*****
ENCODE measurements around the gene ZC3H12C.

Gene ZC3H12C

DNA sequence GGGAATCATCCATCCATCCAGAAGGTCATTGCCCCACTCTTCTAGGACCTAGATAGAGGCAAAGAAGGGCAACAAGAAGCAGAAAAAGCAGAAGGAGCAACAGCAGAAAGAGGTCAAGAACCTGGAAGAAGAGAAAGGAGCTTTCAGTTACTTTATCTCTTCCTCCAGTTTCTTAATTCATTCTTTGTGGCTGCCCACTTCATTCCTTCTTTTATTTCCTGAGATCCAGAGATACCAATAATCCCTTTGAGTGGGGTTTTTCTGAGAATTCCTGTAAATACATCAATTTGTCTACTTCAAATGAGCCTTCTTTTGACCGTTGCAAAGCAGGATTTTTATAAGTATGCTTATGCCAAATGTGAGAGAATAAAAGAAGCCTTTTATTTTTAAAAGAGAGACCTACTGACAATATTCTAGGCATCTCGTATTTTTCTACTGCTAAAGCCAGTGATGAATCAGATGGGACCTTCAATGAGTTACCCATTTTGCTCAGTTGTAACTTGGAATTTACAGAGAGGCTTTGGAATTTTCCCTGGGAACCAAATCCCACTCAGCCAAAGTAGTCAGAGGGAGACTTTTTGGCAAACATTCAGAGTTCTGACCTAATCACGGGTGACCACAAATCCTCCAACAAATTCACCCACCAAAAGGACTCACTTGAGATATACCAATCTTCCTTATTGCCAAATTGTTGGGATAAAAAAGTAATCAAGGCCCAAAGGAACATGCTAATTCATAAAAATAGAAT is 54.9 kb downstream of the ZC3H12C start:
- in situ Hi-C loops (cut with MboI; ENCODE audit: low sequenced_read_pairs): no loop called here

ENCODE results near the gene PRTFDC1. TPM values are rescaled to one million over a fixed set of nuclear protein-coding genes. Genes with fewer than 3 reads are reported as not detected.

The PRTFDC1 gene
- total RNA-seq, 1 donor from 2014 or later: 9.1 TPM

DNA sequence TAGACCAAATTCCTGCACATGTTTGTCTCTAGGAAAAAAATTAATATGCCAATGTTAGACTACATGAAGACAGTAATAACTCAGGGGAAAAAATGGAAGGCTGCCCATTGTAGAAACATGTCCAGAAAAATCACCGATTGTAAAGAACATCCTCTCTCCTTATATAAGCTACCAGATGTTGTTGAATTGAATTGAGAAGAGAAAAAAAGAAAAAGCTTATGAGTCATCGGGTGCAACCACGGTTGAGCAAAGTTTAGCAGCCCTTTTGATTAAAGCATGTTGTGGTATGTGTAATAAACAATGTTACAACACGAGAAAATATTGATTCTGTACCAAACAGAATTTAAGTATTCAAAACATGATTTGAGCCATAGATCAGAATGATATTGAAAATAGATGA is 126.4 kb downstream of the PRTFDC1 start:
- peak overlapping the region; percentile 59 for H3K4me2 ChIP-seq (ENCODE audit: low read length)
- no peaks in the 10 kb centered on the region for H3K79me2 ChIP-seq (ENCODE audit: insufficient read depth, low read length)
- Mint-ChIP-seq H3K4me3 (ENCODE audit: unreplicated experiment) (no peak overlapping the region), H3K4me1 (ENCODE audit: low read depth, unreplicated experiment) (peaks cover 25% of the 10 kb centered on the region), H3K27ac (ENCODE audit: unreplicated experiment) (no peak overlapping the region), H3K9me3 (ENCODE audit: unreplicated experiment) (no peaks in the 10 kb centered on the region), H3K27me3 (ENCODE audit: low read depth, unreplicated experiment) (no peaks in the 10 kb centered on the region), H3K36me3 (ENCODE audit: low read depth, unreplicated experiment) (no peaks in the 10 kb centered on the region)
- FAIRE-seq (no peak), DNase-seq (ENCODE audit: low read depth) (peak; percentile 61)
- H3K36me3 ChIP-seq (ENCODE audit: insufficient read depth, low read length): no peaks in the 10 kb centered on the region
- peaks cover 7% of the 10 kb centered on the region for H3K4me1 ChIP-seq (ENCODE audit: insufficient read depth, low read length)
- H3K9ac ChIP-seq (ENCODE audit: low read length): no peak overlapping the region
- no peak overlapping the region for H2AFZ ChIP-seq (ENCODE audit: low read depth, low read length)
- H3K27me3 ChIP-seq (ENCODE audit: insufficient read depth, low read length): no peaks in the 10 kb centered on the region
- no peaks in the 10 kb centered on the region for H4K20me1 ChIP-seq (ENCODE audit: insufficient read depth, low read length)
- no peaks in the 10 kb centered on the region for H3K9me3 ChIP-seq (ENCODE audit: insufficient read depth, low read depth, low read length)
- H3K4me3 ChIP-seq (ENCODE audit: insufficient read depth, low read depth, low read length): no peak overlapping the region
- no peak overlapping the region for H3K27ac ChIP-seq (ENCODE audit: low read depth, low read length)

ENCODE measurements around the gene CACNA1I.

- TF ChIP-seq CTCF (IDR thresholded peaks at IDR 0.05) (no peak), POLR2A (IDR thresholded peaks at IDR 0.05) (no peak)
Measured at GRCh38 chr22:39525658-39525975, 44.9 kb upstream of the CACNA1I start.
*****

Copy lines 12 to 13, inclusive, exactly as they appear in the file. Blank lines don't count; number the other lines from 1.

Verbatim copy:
- FAIRE-seq (no peak), DNase-seq (ENCODE audit: low read depth) (peak; percentile 61)
- H3K36me3 ChIP-seq (ENCODE audit: insufficient read depth, low read length): no peaks in the 10 kb centered on the region